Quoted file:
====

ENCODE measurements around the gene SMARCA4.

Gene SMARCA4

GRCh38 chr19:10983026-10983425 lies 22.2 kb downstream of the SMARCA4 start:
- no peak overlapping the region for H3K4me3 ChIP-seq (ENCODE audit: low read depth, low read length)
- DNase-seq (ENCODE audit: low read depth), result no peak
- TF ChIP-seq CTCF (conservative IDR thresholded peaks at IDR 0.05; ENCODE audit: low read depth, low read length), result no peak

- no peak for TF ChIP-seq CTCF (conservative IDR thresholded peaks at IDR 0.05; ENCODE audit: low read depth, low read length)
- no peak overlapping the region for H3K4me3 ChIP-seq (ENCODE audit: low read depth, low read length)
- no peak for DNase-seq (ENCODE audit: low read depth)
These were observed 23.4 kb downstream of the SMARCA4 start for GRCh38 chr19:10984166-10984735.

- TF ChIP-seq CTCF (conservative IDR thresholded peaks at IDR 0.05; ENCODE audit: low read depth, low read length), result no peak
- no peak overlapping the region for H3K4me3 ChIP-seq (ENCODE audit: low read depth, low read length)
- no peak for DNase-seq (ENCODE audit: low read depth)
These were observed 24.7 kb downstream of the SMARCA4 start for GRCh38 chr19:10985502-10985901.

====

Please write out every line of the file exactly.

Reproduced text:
ENCODE measurements around the gene SMARCA4.

Gene SMARCA4

GRCh38 chr19:10983026-10983425 lies 22.2 kb downstream of the SMARCA4 start:
- no peak overlapping the region for H3K4me3 ChIP-seq (ENCODE audit: low read depth, low read length)
- DNase-seq (ENCODE audit: low read depth), result no peak
- TF ChIP-seq CTCF (conservative IDR thresholded peaks at IDR 0.05; ENCODE audit: low read depth, low read length), result no peak

- no peak for TF ChIP-seq CTCF (conservative IDR thresholded peaks at IDR 0.05; ENCODE audit: low read depth, low read length)
- no peak overlapping the region for H3K4me3 ChIP-seq (ENCODE audit: low read depth, low read length)
- no peak for DNase-seq (ENCODE audit: low read depth)
These were observed 23.4 kb downstream of the SMARCA4 start for GRCh38 chr19:10984166-10984735.

- TF ChIP-seq CTCF (conservative IDR thresholded peaks at IDR 0.05; ENCODE audit: low read depth, low read length), result no peak
- no peak overlapping the region for H3K4me3 ChIP-seq (ENCODE audit: low read depth, low read length)
- no peak for DNase-seq (ENCODE audit: low read depth)
These were observed 24.7 kb downstream of the SMARCA4 start for GRCh38 chr19:10985502-10985901.